At the start of the great seizure, I must have been totally incapacitated, from top to toe, while my mind, the images racing through me, the tang of thought, the genius of insomnia, remained as strong and active as ever…. I derived much entertainment from mapping my sensitive spots which were always situated in exact opposition, e.g. on both sides of my forehead, on the jaws, orbital parts, breasts, testicles, knees, flanks. At an average stage of observation, the average size of each spot of life never exceeded that of Australia (I felt gigantic at times) and never dwindled (when I dwindled myself) below the diameter of a medal of medium merit, at which level I perceived my entire skin as that of a leopard painted by a meticulous lunatic from a broken home….

My lungs and my heart acted, or were induced to act, normally; so did my bowels, those buffoons in the cast of our private miracle plays. My frame lay flat as in an Old Master’s Lesson of Anatomy…. My condition was a horrible form of protracted (twenty nights!) insomnia with my mind as consistently alert as that of the Sleepless Slav in some circus show I once read about in The Graphic. I was not even a mummy; I was—in the beginning, at least—the longitudinal section of a mummy, or rather the abstraction of its thinnest possible cut…. I had some sense of duration and direction.

Or, to turn from insomnia to love: it is the remembered touch of Iris that brings her back as a fragment of memory—our only intimation of immortality? She is seen rubbing cold cream on his back when they are lying on a beach in France.


Through the itch of my skin, and in fact seasoned by that itch to an exquisite degree of rather ridiculous enjoyment, the touch of her hand on my shoulder blades and along my spine resembled too closely a deliberate caress not to be deliberate mimicry, and I could not curb a hidden response to those nimble fingers when in a final gratuitous flutter they traveled down to the very coccyx, before fading away.

But the valet did not write this: his cure for the randy master’s illusions is the knowing scholarly joke. Getting his future third wife, Louise, upstairs while her husband sits below—

In less time than it took her husband, a quick reader, to skim down two columns of print, we had “attired” him.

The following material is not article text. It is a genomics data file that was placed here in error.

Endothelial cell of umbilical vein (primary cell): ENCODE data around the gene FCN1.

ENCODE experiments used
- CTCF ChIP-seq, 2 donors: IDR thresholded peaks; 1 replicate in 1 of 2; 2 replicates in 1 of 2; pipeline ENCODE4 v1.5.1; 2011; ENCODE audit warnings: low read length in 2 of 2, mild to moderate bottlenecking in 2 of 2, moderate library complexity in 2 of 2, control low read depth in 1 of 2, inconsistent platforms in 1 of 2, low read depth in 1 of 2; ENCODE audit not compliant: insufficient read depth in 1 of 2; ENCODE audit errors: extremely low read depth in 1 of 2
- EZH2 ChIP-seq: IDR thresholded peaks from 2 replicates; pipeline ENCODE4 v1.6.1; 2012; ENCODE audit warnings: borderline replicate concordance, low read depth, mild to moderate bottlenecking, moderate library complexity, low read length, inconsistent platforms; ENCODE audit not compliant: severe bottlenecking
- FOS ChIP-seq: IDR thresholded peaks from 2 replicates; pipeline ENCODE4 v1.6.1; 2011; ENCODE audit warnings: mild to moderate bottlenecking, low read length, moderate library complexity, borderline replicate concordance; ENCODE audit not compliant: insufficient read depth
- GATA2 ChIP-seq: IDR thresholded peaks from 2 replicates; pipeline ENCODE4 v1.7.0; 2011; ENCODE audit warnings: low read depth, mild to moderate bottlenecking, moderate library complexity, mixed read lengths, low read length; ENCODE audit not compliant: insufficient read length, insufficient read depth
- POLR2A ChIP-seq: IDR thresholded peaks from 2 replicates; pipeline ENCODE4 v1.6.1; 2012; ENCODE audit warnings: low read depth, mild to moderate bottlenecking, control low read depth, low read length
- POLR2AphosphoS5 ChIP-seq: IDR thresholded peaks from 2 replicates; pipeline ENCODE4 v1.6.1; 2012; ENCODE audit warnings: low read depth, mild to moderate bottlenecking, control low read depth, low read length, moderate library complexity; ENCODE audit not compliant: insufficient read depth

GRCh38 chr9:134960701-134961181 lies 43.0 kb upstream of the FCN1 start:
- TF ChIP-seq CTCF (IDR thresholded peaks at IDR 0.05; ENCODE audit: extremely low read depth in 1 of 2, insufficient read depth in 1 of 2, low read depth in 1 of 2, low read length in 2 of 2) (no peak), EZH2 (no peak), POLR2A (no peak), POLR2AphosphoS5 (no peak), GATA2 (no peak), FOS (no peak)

The several attempts to describe Isabel’s sudden emergence as a beauty range from romantic talk of “richer sheens” to the cleverer throw-away:

The general type and bone structure of her pubescent radiance cannot be treated, however, with a crack player’s brio and chalk-biting serve. I am reduced—a sad confession!—to something I have also used before, and even in this book—the well-known method of degrading one species of art by appealing to another.

What nonsense I have been talking about Sterne! In this particular book one thinks of that other master of fairy tale, that other fisher of styles: P. G. Wodehouse, who, in the above, seems to bring the vulgar Jeeves into action. Half the pleasure of late Nabokov lies in the déjà vu. There is only one serious flaw in the breezy narrative: the chapter on Vadim’s secret visit to Russia in search of Isabel is a flop. It is the only chapter in which, to our embarrassment, laughter fails to draw blood. And that to an addicted Nabokovian is hard to bear.

Strong Opinions is a miscellany of the texts of interviews Nabokov has given, and caustic letters he has written to the press. “You are superficially linked to writers like Beckett and Borges, Mr. Nabokov. Do you feel…?” “Slow minds, hasty typewriters,” the master replies: a send-up of what is ungrammatically called the media. The only interesting thing in the collection is the essay in which Nabokov opens up his guns on Edmund Wilson’s vulnerable Russian. But, as a critic if not as a linguist, Wilson survives the duel.

This Issue

November 28, 1974